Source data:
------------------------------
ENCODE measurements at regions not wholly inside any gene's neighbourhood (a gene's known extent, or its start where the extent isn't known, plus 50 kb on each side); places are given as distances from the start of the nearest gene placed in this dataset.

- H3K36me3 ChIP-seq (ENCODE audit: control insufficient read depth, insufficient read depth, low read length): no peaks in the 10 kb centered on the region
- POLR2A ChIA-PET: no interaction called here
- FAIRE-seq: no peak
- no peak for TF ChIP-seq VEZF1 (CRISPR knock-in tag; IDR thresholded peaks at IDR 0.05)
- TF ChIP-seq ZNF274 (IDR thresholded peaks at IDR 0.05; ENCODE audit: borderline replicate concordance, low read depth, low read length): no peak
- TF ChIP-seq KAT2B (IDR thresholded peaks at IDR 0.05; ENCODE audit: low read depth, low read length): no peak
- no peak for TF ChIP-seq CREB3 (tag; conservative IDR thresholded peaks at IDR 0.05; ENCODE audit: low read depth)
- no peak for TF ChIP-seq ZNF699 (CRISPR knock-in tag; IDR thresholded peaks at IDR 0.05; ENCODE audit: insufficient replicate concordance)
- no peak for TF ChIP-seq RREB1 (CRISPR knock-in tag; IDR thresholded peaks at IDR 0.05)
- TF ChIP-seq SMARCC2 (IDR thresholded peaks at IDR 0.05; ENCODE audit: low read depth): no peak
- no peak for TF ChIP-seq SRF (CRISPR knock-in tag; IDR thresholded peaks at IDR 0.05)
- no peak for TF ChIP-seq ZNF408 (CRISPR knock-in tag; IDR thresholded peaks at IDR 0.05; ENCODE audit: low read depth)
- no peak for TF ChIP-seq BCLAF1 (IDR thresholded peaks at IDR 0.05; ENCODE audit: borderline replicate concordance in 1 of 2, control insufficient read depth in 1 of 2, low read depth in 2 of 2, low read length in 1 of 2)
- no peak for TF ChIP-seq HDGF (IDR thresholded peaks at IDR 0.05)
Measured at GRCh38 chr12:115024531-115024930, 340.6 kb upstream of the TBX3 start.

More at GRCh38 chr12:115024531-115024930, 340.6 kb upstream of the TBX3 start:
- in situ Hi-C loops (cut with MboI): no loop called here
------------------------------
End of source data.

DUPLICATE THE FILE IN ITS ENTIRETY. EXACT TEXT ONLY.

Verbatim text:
ENCODE measurements at regions not wholly inside any gene's neighbourhood (a gene's known extent, or its start where the extent isn't known, plus 50 kb on each side); places are given as distances from the start of the nearest gene placed in this dataset.

- H3K36me3 ChIP-seq (ENCODE audit: control insufficient read depth, insufficient read depth, low read length): no peaks in the 10 kb centered on the region
- POLR2A ChIA-PET: no interaction called here
- FAIRE-seq: no peak
- no peak for TF ChIP-seq VEZF1 (CRISPR knock-in tag; IDR thresholded peaks at IDR 0.05)
- TF ChIP-seq ZNF274 (IDR thresholded peaks at IDR 0.05; ENCODE audit: borderline replicate concordance, low read depth, low read length): no peak
- TF ChIP-seq KAT2B (IDR thresholded peaks at IDR 0.05; ENCODE audit: low read depth, low read length): no peak
- no peak for TF ChIP-seq CREB3 (tag; conservative IDR thresholded peaks at IDR 0.05; ENCODE audit: low read depth)
- no peak for TF ChIP-seq ZNF699 (CRISPR knock-in tag; IDR thresholded peaks at IDR 0.05; ENCODE audit: insufficient replicate concordance)
- no peak for TF ChIP-seq RREB1 (CRISPR knock-in tag; IDR thresholded peaks at IDR 0.05)
- TF ChIP-seq SMARCC2 (IDR thresholded peaks at IDR 0.05; ENCODE audit: low read depth): no peak
- no peak for TF ChIP-seq SRF (CRISPR knock-in tag; IDR thresholded peaks at IDR 0.05)
- no peak for TF ChIP-seq ZNF408 (CRISPR knock-in tag; IDR thresholded peaks at IDR 0.05; ENCODE audit: low read depth)
- no peak for TF ChIP-seq BCLAF1 (IDR thresholded peaks at IDR 0.05; ENCODE audit: borderline replicate concordance in 1 of 2, control insufficient read depth in 1 of 2, low read depth in 2 of 2, low read length in 1 of 2)
- no peak for TF ChIP-seq HDGF (IDR thresholded peaks at IDR 0.05)
Measured at GRCh38 chr12:115024531-115024930, 340.6 kb upstream of the TBX3 start.

More at GRCh38 chr12:115024531-115024930, 340.6 kb upstream of the TBX3 start:
- in situ Hi-C loops (cut with MboI): no loop called here